School of Nursing Poster Presentations

Title

Because it Belongs to the Baby: Practice and Cultural Beliefs on Umbilical Cord Management in Haiti

Document Type

Poster

Keywords

Haiti; umbilical cord cutting; anemia; maternal and child health

Publication Date

4-2017

Abstract

Studies show that waiting to clamp and cut the umbilical cord at birth is associated with multiple benefits for the infant. Early cord clamping (clamping as soon as the baby is born) has been shown to double the risk of infant anemia. Delayed cord clamping (DCC) provides as much as a 60% increase in iron rich red blood cells. For preterm newborns, DCC decreases the incidence of necrotizing enterocolitis, intracranial hemorrhage and the need for blood transfusion. Research conducted in low resource settings has demonstrated magnified benefits with delayed clamping when the mother herself is anemic.

Iron deficiency anemia in the first year of life is a significant health issue, because adequate iron stores are essential for growth and brain myelination. Infant anemia has been associated with long term neurocognitive deficits for as much as 25 years into adulthood, even when treated. DCC is an effective preventative strategy to support normal newborn development.

In Haiti, 63% of infants between 6 and 11 months are anemic. In addition, over 60% of women are anemic and maternal anemia is a significant risk factor for infant anemia. The maternity care system in Haiti is complex. Only 36% of births in Haiti occur in an institution. Skilled attendants are present at just 15% of rural births and 47% of urban births. A wide variety of care providers assist at births including traditional birth attendants (matrons), nurses (infirmière), direct entry midwives (auxiliaire sage femme), nurse-midwives (infirmière-sage femme), and a small number of physicians. Little is known about umbilical cord care and the perspectives of birth attendants in Haiti. Given the high incidence of maternal and infant anemia and the potential for long-term deficit effects, a better understanding is warranted.

Student and faculty researchers from the GW School of Nursing conducted a descriptive mixed methods study of Haitian maternity care providers regarding their umbilical cord practices and cultural beliefs. Semi-structured interviews were conducted with a convenience sample of fifty matrons, nurses, infirmières, auxiliaire sage femmes, infirmière-sage femmes, and physicians. The study was approved by the GW IRB.

Many care providers in Haiti knew about DCC. Although some believed that the baby would “bleed out” into the mother if the cord was not cut immediately, others adhered to traditional “ways of knowing” that had been passed down from previous generations. According to the latter providers, delayed clamping is important as it provides needed blood to the infant.

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Creative Commons License
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To be presented at GW Annual Research Days 2017.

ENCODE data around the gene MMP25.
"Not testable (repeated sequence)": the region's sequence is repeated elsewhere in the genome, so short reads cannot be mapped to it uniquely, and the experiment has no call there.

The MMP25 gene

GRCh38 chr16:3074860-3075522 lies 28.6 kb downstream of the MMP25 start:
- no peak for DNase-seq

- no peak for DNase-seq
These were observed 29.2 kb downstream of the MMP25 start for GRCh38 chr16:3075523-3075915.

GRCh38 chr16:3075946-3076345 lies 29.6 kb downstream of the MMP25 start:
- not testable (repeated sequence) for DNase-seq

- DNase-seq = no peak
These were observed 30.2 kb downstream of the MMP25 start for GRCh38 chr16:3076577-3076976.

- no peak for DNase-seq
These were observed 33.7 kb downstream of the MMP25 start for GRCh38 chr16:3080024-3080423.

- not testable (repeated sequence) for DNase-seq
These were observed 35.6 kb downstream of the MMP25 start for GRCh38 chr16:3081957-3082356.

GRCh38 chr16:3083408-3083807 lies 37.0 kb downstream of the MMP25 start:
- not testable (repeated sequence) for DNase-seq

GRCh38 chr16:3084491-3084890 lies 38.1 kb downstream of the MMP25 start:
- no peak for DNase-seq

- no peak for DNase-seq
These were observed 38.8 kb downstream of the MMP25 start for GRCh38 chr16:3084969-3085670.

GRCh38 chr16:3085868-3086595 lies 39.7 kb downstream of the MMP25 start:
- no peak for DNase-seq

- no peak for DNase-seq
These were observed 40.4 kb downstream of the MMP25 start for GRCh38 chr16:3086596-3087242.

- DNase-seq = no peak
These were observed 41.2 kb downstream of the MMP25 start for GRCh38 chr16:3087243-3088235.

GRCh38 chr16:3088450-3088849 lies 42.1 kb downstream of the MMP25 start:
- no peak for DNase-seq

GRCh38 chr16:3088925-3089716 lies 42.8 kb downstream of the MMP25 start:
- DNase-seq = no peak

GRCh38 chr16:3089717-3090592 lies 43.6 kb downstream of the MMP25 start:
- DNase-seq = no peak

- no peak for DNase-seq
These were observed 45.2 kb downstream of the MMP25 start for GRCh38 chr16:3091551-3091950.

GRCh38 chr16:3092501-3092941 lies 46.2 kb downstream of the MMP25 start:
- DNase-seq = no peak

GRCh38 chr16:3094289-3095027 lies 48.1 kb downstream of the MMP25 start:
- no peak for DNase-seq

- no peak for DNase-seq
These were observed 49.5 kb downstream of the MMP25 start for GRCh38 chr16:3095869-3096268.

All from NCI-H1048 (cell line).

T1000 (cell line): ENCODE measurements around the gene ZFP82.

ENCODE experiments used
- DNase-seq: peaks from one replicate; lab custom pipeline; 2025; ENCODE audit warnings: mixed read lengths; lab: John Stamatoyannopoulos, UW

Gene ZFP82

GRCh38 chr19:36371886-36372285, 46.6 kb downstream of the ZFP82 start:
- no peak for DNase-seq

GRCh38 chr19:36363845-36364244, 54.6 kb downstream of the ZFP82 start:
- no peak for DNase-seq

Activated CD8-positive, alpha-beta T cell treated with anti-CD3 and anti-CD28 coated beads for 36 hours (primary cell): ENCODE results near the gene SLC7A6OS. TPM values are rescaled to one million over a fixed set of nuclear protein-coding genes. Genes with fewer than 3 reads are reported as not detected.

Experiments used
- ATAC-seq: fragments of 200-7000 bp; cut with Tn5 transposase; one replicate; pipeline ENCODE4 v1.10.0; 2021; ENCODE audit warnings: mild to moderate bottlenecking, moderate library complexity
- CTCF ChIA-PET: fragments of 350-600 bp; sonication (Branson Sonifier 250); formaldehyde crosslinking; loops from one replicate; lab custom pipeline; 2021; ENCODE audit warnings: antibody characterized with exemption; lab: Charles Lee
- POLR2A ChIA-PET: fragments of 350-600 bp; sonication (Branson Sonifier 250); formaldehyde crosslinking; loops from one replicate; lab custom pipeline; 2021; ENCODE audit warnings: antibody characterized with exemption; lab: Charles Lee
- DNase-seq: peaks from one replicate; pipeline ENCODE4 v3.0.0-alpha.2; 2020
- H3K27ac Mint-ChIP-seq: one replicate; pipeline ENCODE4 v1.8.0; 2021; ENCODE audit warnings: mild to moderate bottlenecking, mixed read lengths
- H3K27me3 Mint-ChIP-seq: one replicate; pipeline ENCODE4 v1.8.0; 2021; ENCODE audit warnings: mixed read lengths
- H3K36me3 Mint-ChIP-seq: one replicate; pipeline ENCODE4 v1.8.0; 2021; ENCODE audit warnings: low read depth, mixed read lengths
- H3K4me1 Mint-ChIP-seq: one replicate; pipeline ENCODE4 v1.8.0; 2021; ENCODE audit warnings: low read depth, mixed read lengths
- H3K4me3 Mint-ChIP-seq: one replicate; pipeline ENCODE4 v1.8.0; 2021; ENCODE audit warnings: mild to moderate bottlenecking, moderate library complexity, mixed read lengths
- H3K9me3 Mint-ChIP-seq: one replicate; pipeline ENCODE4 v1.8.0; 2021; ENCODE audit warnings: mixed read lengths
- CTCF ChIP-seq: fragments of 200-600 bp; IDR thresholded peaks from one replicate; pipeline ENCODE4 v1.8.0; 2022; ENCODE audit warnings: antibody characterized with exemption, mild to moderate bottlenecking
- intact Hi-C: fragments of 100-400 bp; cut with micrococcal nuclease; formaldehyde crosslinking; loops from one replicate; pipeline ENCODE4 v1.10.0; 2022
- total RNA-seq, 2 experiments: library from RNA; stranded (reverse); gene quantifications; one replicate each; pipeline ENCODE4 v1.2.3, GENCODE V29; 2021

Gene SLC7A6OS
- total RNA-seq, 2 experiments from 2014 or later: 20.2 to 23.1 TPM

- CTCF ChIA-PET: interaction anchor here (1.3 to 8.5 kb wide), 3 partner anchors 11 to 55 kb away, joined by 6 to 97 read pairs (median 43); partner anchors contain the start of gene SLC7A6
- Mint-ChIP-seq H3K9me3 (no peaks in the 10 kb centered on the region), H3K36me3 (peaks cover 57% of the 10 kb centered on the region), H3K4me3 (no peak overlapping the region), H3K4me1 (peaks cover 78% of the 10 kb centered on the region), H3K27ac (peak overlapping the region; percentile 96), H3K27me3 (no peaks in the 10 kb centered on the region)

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Because it Belongs to the Baby: Practice and Cultural Beliefs on Umbilical Cord Management in Haiti

Studies show that waiting to clamp and cut the umbilical cord at birth is associated with multiple benefits for the infant. Early cord clamping (clamping as soon as the baby is born) has been shown to double the risk of infant anemia. Delayed cord clamping (DCC) provides as much as a 60% increase in iron rich red blood cells. For preterm newborns, DCC decreases the incidence of necrotizing enterocolitis, intracranial hemorrhage and the need for blood transfusion. Research conducted in low resource settings has demonstrated magnified benefits with delayed clamping when the mother herself is anemic.

Iron deficiency anemia in the first year of life is a significant health issue, because adequate iron stores are essential for growth and brain myelination. Infant anemia has been associated with long term neurocognitive deficits for as much as 25 years into adulthood, even when treated. DCC is an effective preventative strategy to support normal newborn development.

In Haiti, 63% of infants between 6 and 11 months are anemic. In addition, over 60% of women are anemic and maternal anemia is a significant risk factor for infant anemia. The maternity care system in Haiti is complex. Only 36% of births in Haiti occur in an institution. Skilled attendants are present at just 15% of rural births and 47% of urban births. A wide variety of care providers assist at births including traditional birth attendants (matrons), nurses (infirmière), direct entry midwives (auxiliaire sage femme), nurse-midwives (infirmière-sage femme), and a small number of physicians. Little is known about umbilical cord care and the perspectives of birth attendants in Haiti. Given the high incidence of maternal and infant anemia and the potential for long-term deficit effects, a better understanding is warranted.

Student and faculty researchers from the GW School of Nursing conducted a descriptive mixed methods study of Haitian maternity care providers regarding their umbilical cord practices and cultural beliefs. Semi-structured interviews were conducted with a convenience sample of fifty matrons, nurses, infirmières, auxiliaire sage femmes, infirmière-sage femmes, and physicians. The study was approved by the GW IRB.

Many care providers in Haiti knew about DCC. Although some believed that the baby would “bleed out” into the mother if the cord was not cut immediately, others adhered to traditional “ways of knowing” that had been passed down from previous generations. According to the latter providers, delayed clamping is important as it provides needed blood to the infant.